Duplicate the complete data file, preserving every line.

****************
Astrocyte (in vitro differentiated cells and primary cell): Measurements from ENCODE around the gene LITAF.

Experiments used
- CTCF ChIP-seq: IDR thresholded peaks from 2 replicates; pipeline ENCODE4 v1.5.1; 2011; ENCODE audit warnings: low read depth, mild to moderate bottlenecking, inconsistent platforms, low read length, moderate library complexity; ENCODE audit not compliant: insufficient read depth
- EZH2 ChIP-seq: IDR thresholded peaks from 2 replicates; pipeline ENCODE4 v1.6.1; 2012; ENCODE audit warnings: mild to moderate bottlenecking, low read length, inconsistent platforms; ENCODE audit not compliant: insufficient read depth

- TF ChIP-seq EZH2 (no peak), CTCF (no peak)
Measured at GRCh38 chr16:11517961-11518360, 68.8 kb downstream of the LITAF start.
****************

Astrocyte (in vitro differentiated cells and primary cell): Measurements from ENCODE around the gene LITAF.

Experiments used
- CTCF ChIP-seq: IDR thresholded peaks from 2 replicates; pipeline ENCODE4 v1.5.1; 2011; ENCODE audit warnings: low read depth, mild to moderate bottlenecking, inconsistent platforms, low read length, moderate library complexity; ENCODE audit not compliant: insufficient read depth
- EZH2 ChIP-seq: IDR thresholded peaks from 2 replicates; pipeline ENCODE4 v1.6.1; 2012; ENCODE audit warnings: mild to moderate bottlenecking, low read length, inconsistent platforms; ENCODE audit not compliant: insufficient read depth

- TF ChIP-seq EZH2 (no peak), CTCF (no peak)
Measured at GRCh38 chr16:11517961-11518360, 68.8 kb downstream of the LITAF start.